'Dusty' self-publishing road does not mean it's rough
My column of a couple of Tuesdays ago focused on my lack of ability and utility that led to futility when it came to the marketing of my self-published book - "In the Rearview Mirror" - that was published in 2011. AuthorHouse of Bloomington, Indiana, did a nice print job and has the book for sale on-line, as does Barnes & Noble and Amazon, but sales have been pretty pathetic instead of frenetic.
For a good belly laugh, I passed along to readers my receipt of a royalty check from AuthorHouse that was dated 2-28-14 and was for the sum of $1.01. And what heightened the amusement was that the check, issued by the JP Morgan Chase Bank, read "ONE Dollars AND ONE Cents" on the description line. Such read-outs are automatic, of course, so I can't blame any unthinking computer for the bad grammar, but as noted it was good for a laugh.
Anyway, I'm not planning to pursue the self-publishing shtick again, but would like to pass along some valuable information to others who might be considering same. A Prescott saddle-maker, Dusty Johnson, is the person who provided his own success story after reading my Dec. 30 column, and here is his account that is designed to help others in their quest for fun and profit:
"Self-publishing is a fun, exciting, satisfying and disappointing, dangerous, expensive and wild adventure that should be plunged into by everyone who truly believes they have something to say that will be of interest, excitement and fulfillment to many others. If you have knowledge - on any subject - that you truly believe will satisfy the needs of others, I say 'pass it on' and show those others what wonderful things are residing within themselves.
"I ran my Western saddle-making school for 25 years and felt that my students were missing many notes that would be valuable to them after their class was completed. I proceeded to write my book for them with carefully chosen words, plans and photos. At the same time I contracted with a professional video company to film those lessons I was writing about. (With over 150 students, I had a good concept of what was needed to learn the basics of saddle construction.) As I moved forward in my writing and illustration (photo and DVD filming), I realized that the expense was growing, but the information could be of value to many, many others.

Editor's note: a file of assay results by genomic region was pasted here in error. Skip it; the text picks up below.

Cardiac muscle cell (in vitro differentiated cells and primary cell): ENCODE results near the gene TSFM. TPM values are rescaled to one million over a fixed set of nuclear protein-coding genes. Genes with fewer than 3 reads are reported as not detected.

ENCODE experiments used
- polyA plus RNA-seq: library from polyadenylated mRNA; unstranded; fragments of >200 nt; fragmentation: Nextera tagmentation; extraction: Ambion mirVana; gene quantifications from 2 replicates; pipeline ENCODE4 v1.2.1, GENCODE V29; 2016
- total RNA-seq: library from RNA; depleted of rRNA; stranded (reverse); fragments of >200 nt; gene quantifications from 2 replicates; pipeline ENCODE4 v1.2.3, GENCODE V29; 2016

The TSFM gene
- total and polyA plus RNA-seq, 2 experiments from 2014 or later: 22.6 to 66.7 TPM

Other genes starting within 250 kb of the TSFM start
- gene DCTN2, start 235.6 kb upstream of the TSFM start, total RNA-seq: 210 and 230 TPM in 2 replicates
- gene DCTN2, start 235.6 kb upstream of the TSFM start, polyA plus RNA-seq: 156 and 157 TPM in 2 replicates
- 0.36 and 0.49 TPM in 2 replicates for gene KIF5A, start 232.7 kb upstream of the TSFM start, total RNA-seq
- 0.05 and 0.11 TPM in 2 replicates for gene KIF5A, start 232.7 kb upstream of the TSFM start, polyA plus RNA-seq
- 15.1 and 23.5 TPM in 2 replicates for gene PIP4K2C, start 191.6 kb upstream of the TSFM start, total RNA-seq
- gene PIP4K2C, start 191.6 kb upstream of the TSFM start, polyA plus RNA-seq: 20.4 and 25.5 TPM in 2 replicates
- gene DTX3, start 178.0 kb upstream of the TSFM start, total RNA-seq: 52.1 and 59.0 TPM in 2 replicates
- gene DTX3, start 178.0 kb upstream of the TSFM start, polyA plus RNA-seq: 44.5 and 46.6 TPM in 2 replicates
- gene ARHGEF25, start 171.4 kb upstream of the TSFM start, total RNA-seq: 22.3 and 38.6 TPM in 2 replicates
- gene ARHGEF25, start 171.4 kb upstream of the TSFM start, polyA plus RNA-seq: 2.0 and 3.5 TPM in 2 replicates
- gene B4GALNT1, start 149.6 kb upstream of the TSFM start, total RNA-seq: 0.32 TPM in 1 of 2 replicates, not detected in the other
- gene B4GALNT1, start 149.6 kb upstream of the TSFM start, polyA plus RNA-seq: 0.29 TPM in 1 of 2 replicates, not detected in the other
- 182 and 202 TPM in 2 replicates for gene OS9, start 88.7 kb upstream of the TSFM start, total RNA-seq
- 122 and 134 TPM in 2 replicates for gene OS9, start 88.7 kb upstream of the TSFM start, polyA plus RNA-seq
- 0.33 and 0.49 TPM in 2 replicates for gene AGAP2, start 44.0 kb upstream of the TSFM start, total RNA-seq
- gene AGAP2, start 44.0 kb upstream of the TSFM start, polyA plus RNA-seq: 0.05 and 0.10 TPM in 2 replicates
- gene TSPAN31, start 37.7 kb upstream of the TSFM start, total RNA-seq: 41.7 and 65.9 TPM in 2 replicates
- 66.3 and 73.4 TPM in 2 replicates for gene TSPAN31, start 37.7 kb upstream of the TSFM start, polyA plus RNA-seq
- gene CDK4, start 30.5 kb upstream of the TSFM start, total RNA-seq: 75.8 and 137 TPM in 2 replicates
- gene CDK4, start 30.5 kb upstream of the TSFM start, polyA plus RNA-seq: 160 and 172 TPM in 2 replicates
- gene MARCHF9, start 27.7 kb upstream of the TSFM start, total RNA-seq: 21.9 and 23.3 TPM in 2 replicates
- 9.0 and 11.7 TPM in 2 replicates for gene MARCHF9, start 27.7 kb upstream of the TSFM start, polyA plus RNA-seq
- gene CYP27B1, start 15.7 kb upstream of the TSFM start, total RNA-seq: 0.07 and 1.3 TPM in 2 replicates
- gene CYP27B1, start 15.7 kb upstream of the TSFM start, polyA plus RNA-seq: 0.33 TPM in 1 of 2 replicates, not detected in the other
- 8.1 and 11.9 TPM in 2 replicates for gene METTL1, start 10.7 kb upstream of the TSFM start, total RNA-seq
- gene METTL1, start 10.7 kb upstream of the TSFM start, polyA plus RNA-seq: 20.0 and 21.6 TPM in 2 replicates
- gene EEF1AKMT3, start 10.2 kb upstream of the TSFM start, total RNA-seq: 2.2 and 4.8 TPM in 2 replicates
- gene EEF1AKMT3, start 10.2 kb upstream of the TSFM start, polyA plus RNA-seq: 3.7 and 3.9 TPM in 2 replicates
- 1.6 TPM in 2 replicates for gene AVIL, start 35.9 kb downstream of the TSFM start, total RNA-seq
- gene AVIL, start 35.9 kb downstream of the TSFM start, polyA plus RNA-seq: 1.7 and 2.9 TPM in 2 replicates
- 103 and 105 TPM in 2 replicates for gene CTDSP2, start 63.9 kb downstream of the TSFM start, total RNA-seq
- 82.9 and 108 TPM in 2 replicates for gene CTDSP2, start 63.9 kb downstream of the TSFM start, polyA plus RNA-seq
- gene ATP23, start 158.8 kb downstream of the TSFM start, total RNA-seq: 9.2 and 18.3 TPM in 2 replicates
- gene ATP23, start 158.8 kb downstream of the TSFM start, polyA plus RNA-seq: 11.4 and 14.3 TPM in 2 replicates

"Self-publishing was the route to take, but seemed too much like a slow, indefinite return on my time and finances. I searched nationwide for a printer (not a publisher ... that was me) who could provide quality, quantity and a reasonable price. I realized that a 'reasonable price' meant quantities over 1,000 copies. The price then dropped incredibly fast! I took out a loan and contracted for 5,000 copies! Now that I had that much invested in a limited market publication I could not trust the usual book distributors to 'push' my books fast enough for me to repay the loan. I carefully researched who and where my market was and placed small, very repetitive ads in target publications (more out-of-pocket expense). I also wrote articles for those publications and gave informal talks to groups who 'might' be interested. Within a few long and unendurable months the orders began rolling in.
"I went on to author more publications in the same relative market and also produced DVDs on those other subjects. Following the same pattern of marketing and advertising produced the same apprehensive months of waiting for sales. But I had so much invested that I could not give up. This was the motivation to really push for sales and it eventually paid off. I have now become well-known and recognized worldwide for my instruction and have numerous publications seeking articles and quotes about these subjects.
"I encourage anyone who truly believes that they have information (instructional, humorous, philosophical, thought-provoking or just a good story to tell) to write, write, write. The only question remaining then is: Is it good enough to publish? You must truly believe it is or you should not take the chance.
"My best advice is to keep retail prices as low as possible. My books sell for as low as $19.95 and the DVDs are $19.95 to $39.95. I emphasize that I have NEVER raised the prices over the past 23 years, which makes them extremely affordable and creates volume sales. (Low profit margin often makes for large sales return ... check out Walmart!"
So that's Dusty's road map for self-publishing success that has worked quite well for him. Lots of nuggets in there for bold miners.